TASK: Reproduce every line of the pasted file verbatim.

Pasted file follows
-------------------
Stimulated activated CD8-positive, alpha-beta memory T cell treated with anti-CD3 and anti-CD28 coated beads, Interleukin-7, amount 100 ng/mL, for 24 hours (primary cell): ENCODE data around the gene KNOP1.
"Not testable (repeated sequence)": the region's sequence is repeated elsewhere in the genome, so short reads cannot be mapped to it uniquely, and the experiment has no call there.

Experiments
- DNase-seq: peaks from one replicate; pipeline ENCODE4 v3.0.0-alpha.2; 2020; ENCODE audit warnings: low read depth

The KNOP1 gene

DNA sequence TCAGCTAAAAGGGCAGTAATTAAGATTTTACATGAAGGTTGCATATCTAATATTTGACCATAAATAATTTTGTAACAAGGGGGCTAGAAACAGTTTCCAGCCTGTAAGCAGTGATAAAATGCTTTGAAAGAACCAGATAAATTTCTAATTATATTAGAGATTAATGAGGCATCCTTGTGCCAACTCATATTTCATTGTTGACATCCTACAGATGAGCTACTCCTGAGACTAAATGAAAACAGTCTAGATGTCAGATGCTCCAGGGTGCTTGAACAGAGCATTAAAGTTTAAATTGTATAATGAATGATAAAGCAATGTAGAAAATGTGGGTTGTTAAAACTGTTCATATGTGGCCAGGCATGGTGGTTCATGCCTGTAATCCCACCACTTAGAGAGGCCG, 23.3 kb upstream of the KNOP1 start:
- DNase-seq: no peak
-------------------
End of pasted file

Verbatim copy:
Stimulated activated CD8-positive, alpha-beta memory T cell treated with anti-CD3 and anti-CD28 coated beads, Interleukin-7, amount 100 ng/mL, for 24 hours (primary cell): ENCODE data around the gene KNOP1.
"Not testable (repeated sequence)": the region's sequence is repeated elsewhere in the genome, so short reads cannot be mapped to it uniquely, and the experiment has no call there.

Experiments
- DNase-seq: peaks from one replicate; pipeline ENCODE4 v3.0.0-alpha.2; 2020; ENCODE audit warnings: low read depth

The KNOP1 gene

DNA sequence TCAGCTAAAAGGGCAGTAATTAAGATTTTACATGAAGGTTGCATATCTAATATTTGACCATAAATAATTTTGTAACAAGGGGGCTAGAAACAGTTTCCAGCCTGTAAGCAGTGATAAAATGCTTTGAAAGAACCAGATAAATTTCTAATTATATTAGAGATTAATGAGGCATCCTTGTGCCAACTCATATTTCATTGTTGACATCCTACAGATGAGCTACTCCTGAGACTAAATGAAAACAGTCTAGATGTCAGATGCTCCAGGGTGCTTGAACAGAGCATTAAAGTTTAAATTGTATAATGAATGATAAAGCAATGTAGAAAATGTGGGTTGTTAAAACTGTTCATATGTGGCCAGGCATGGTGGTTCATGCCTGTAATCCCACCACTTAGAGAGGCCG, 23.3 kb upstream of the KNOP1 start:
- DNase-seq: no peak